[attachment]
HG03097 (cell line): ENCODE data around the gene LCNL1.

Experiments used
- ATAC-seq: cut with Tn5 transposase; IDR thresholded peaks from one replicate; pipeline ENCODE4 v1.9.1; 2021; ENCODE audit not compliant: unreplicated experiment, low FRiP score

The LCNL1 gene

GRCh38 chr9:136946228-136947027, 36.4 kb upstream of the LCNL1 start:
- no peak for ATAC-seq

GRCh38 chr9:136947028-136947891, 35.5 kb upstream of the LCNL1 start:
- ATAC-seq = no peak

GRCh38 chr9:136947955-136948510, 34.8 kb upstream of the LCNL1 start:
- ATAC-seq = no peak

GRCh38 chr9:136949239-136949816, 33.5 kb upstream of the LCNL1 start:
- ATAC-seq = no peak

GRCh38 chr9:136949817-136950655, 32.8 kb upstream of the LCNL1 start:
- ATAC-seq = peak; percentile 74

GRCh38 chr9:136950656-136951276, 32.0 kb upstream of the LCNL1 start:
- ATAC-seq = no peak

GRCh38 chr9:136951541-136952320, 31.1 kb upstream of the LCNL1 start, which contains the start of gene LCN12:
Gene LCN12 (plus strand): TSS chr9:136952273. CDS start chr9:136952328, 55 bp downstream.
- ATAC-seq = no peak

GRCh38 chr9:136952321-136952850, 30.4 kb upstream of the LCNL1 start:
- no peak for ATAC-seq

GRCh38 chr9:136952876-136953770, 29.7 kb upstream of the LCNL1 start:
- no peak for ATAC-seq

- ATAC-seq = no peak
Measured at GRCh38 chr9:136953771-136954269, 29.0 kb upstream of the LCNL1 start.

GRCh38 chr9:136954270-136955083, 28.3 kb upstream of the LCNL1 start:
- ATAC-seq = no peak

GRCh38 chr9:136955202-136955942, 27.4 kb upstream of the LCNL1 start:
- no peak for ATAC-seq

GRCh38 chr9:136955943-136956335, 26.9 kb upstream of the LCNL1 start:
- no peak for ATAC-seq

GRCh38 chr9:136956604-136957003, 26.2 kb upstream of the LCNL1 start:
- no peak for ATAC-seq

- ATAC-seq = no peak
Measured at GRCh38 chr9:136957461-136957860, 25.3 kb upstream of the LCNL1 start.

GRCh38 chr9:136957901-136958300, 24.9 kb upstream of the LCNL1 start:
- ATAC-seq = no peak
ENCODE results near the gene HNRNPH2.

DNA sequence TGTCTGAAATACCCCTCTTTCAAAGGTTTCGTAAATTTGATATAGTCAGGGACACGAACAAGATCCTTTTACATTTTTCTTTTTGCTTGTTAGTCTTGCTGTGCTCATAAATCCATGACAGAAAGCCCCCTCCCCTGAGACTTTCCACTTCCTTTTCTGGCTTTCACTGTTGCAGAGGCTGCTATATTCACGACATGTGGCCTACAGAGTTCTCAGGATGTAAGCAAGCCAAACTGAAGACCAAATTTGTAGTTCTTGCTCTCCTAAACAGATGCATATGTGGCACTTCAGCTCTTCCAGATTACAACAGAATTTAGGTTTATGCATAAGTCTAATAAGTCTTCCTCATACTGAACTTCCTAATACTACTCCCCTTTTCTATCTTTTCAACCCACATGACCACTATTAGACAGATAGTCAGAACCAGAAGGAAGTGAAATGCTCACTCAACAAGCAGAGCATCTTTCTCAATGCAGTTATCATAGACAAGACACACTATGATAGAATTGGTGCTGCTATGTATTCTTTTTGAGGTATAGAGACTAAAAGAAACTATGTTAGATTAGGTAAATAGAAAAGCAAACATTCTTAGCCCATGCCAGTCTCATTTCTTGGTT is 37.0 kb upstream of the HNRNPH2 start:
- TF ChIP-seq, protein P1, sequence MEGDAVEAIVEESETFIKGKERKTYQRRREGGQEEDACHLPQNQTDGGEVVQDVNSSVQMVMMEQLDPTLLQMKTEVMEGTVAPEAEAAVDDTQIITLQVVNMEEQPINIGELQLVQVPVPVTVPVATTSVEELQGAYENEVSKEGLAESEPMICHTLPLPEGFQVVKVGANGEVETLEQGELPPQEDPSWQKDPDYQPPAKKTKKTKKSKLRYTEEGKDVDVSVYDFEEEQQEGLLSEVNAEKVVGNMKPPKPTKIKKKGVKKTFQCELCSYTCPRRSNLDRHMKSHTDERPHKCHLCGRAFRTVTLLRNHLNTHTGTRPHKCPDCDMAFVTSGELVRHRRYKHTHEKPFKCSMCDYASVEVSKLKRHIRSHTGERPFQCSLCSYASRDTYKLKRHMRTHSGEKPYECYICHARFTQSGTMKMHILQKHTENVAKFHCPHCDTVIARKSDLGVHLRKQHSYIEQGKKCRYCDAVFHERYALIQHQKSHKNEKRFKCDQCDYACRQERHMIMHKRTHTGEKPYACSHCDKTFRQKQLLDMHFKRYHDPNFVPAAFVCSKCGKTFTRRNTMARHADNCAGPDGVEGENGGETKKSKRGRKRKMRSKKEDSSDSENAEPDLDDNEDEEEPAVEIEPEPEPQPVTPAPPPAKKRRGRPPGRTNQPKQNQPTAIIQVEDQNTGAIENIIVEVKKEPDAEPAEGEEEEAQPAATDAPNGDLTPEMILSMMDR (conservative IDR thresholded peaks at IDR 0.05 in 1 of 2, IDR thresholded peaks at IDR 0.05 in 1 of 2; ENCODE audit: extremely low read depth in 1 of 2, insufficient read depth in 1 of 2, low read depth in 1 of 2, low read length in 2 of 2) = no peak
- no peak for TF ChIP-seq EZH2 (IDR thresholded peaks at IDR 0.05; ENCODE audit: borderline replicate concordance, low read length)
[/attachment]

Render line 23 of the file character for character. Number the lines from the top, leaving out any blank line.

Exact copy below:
- no peak for ATAC-seq